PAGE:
I’ve lost a few people, but in the same breath, thankfully, I’ve found some of them again.
Two weeks ago I reconnected with my best friend from high school. We had not seen or spoken to each other in 18 years.
The last time we were together was in 1997, when she and my family toured Universal Studios in Hollywood. I never heard from her again.
I searched for her in the succeeding years, on every trip I made to Los Angeles. The search was futile.
Around 2008, I gave up and told myself that someone who didn’t want to be found would never be found. That was that.
But I would think of her every now and then, and wonder what she was up to, how she looked like. I would often say a prayer for her, wishing her well, praying that she was safe.
Then, in God’s perfect time, came an answer. Last year, my daughter, who is my best friend’s goddaughter, landed in a class being conducted by my best friend’s older brother. The universe conspired to bring us together finally; soon enough, I got a birthday card in the mail with a return address.
No longer lost, finally found. And so we reunited in LA after 18 years, like the two giddy schoolgirls we once were at Maryknoll. We started to fill in the gaps. It felt as if no time nor distance had passed between us, just the way it’s supposed to be when friendship is real.
Don’t force it
Here are some lessons I learned from this wonderful gift of finding her again.
One, friendship cannot be forced. For whatever reason, if you find yourself estranged from a friend, and despite your efforts at reconciliation you are spurned, just give it up. God restores everything that is meant to be healed or restored in His perfect time.
Our humanity and stubbornness sometimes drive us to force the issue, but if the other person’s heart is not ready, no reconciliation will ever take place. Pray instead for the other person. If he or she is meant to be back in your life, even if it takes years or even decades, it will happen.
Second, when you are reconciled finally, tread lightly. I did not pose probing questions and instead just listened to her stories, slowly piecing together what her life has been the past 18 years we were out of touch. She also did the same, and so there weren’t any moments of awkward silence between us.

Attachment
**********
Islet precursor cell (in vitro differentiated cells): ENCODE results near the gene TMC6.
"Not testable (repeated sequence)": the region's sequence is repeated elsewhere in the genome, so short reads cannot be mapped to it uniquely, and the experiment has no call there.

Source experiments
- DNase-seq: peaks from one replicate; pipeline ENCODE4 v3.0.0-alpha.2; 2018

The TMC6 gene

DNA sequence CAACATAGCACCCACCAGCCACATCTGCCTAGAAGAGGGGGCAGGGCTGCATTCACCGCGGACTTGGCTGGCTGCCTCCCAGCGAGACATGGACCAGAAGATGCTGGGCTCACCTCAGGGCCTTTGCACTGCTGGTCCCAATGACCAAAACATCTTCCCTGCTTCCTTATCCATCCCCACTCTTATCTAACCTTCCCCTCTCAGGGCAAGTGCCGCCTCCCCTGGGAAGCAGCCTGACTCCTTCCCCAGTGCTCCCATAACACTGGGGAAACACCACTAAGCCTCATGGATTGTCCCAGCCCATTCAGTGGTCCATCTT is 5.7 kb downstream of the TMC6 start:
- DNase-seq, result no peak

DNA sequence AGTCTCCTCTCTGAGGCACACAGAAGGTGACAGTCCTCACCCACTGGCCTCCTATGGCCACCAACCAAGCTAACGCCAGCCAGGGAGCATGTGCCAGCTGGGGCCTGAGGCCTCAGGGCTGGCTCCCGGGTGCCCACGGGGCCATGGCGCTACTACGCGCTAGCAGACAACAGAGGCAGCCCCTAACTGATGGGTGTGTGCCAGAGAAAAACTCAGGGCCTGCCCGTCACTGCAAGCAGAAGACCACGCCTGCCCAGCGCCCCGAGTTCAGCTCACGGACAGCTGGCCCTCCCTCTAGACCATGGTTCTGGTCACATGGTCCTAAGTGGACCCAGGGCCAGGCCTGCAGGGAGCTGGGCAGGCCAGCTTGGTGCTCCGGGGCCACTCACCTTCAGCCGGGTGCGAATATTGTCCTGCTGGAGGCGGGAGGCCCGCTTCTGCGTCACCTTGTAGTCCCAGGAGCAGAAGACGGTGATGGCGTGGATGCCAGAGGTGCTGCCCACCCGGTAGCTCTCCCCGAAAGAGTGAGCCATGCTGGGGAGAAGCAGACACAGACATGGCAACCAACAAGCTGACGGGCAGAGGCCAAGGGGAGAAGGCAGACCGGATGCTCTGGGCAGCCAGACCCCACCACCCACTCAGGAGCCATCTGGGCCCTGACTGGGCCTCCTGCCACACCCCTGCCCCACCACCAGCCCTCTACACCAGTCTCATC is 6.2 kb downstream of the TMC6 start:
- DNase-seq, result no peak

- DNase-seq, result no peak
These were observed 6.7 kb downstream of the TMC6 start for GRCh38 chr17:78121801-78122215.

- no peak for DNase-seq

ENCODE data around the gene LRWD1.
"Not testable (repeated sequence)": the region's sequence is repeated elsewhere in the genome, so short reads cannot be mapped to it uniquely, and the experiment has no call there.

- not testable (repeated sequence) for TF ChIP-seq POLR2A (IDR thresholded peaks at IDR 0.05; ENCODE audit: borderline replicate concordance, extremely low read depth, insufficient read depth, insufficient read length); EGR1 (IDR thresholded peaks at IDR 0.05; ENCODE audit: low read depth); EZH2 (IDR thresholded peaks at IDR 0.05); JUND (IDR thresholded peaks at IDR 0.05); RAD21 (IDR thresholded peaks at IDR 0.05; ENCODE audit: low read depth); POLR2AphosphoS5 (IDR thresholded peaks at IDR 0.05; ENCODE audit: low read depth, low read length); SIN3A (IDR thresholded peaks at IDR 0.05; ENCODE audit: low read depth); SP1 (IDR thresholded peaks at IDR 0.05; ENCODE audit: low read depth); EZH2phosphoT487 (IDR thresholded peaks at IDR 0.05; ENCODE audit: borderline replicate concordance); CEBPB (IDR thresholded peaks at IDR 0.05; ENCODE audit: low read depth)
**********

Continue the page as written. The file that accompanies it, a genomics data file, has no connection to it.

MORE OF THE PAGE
Third, do happy things together. My friend and I made trips to the Getty Villa and rediscovered our shared appreciation of art and history. But we also spent an entire day at Disneyland and let our inner children out to play!
Fourth, people change so be open to a new kind of friendship that can evolve. We had both grown up in so many ways, and many times I was in awe of how competent she had become in many areas that, 20 years ago, I could never imagine her doing. Where before she had so many fears, nowadays, at 50, she navigates the LA freeway so fearlessly, and she has built a wonderful, comfortable life for herself. I could not stop telling her how proud I was of all that she had become.
Fifth, look back on shared joys, rediscovering what is new in the present, and make plans for the future together. At 50, we each have our bucket lists, and some of those involve travel which she and I plan to do.
Carving out time and investing in relationships are necessary when you come to this stage in life. When you have lost many friends to illness, you cherish the value of each day and the gift that this precious life is.
It was great to discover we still both liked the same music (which now includes Taylor Swift, Katy Perry, Ed Sheeran and Sam Smith) and enjoy the same food.
We still both hate wild roller-coaster rides, but I’m now teaching her to appreciate the beaches (which she shuns) that are only a 15-minute drive from where she lives.
The biggest lesson for me was the affirmation that, in many things including relationships, we must learn to surrender and trust in God’s divine wisdom and timing. There are a couple of people I have lost and am still hoping to find in this lifetime.
But I also know that not all friendships are meant to be rekindled and, sometimes, reunions don’t always turn out what we expect because people and circumstances change.
But for those that do work out, they are manifestations of God’s amazing and healing grace.
Perhaps, in those 18 years, my best friend and I had a lot of growing up to do. I am just grateful that the spark she and I found as two little fearful 5-year-olds on a playground still remains.
Now that we have found each other again—fearless at 50—I pray that we be given many more healthy and adventure-filled years to build new experiences and explore the world together.
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